In May, the Ugandan president signed one of the world toughest laws against homosexuality, amid global condemnation.
The law imposes a death penalty for some forms of so-called aggravated homosexual acts (same-sex sexual relations involving a minor and other categories of vulnerable people) and proposes life imprisonment of people engaging in the homosexual acts. It also punishes those who advocate for the rights of LGBTQ+ people or provide services to them.
As the law enraged the international community and human rights groups and frightened gay organizations, it also received backing from the Anglican Church and others, including evangelical and Pentecostal groups.
"We are grateful the current Act affirms the merits of existing provisions of the current penal code. We are grateful the Act builds on existing laws by offering better protection of children," Anglican Archbishop Stephen Kaziimba Mugalu said in a statement May 29.
Archbishop Mugalu, however, said the church affirmed life and did not support the death penalty for grave acts of "defilement" and homosexuality. Instead, the Anglican Church in Africa backed life imprisonment.
The Catholic Church in Uganda has not issued an official statement on the law, but Archbishop Odama said the law was in place to "protect children" who were being "preyed on" by homosexuals.
"You see, for us we saw it from the point of view of the children. Children are being distorted by the practice of homosexuality. They are diverted from growing up in the most normal way. They are supposed to take the life of homosexuals, which is totally against their rights," the archbishop said, terming his remarks as his personal view. "Secondly, they are being abused. That is the most painful thing," he said in reference to some acts of abuse committed by homosexuals.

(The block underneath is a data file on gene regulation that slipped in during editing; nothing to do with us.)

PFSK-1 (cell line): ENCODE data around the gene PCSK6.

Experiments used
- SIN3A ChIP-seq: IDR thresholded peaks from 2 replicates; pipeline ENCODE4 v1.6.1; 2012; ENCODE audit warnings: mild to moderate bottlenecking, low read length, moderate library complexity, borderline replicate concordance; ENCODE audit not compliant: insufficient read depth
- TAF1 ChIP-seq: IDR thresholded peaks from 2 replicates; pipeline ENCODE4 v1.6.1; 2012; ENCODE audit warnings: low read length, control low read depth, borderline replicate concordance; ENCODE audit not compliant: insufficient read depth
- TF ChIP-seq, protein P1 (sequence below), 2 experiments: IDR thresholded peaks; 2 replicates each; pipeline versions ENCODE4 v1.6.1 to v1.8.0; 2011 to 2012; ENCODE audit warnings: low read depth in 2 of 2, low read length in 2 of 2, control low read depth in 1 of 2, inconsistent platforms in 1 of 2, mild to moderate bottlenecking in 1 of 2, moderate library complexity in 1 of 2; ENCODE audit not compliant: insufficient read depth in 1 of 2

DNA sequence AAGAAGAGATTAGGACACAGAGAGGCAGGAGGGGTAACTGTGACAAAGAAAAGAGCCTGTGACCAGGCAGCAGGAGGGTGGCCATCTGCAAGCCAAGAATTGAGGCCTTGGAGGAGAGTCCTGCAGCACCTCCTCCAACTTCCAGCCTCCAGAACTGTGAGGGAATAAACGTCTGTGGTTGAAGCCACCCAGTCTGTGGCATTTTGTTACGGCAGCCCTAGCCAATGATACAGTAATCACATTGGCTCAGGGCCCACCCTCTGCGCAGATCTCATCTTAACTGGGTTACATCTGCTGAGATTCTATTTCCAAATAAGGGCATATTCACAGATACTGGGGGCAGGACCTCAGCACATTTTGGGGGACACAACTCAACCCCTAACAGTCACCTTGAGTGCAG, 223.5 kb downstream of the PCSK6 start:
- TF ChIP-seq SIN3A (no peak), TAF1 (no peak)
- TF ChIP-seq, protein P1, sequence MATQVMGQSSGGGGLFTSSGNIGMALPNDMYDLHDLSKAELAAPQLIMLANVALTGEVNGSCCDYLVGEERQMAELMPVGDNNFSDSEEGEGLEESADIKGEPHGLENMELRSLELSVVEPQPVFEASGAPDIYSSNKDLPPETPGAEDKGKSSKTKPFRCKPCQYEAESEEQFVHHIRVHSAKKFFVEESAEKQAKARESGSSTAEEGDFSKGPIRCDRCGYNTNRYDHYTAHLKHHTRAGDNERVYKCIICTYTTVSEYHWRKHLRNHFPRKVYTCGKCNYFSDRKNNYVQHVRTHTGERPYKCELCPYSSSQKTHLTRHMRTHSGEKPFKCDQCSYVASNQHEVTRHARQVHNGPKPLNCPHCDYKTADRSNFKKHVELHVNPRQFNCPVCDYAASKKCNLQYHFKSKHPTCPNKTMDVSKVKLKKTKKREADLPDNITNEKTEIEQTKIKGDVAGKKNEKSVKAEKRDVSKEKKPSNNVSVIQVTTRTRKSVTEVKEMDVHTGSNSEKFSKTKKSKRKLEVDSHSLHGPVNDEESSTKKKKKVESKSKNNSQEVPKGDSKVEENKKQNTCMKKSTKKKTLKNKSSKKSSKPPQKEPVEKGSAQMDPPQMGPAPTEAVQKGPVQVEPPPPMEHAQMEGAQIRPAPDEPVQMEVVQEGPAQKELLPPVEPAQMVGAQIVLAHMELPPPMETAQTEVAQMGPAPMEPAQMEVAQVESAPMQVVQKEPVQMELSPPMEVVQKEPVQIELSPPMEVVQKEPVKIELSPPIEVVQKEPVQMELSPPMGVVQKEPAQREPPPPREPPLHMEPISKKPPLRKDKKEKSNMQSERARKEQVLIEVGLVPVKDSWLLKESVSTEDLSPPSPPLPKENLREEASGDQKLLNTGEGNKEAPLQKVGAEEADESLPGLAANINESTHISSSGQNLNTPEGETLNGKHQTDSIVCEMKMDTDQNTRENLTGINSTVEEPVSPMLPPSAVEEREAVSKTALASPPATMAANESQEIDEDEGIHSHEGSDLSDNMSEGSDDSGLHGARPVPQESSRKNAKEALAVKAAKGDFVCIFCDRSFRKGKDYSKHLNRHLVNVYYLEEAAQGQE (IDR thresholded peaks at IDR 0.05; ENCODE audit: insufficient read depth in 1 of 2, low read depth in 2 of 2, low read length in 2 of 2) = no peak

At the same time, while some churches in the West, like in Germany, are ready to bless same-sex unions, African clerics say the experiences of the church and LGBTQ+ issues on the continent are different from that of Europe or North America.
According to Father Joachim Omolo Ouko, an Apostle of Jesus priest of the Diocese of Kisumu, in Europe and the U.S, many same-sex couples or partners often go to church and kneel before a priest for blessings.
"But I witnessed that the priests were (sometimes) refusing (to offer the blessing) saying, 'No, you are publicly known as a homosexual or gay and I cannot bless you.' (I think) that is what the pope was referring to -- that you can bless anyone who has asked," said Father Ouko.
He explained that blessing a person -- even when you know he is a homosexual, gay or lesbian -- is not a big issue since this is their faith.
"But you cannot administer the sacraments on him or her. That is not allowed," said Father Ouko, who was hoping that the synod would make "the distinction and that is not going to happen."
The priest pointed out that LGBTQ+ issues are not in the open in Africa, unlike the West, where people say they are openly gay and "proud of it." He however cautioned that despite Africa rejecting homosexuality, it was not right to abuse their human dignity or human rights.
"We cannot make (anti-homosexuality) laws that will … put them in prison for long or even kill them," said Father Ouko. "We are talking about mercy and forgiveness. … Maybe these people might convert and change. We give them room for forgiveness and change."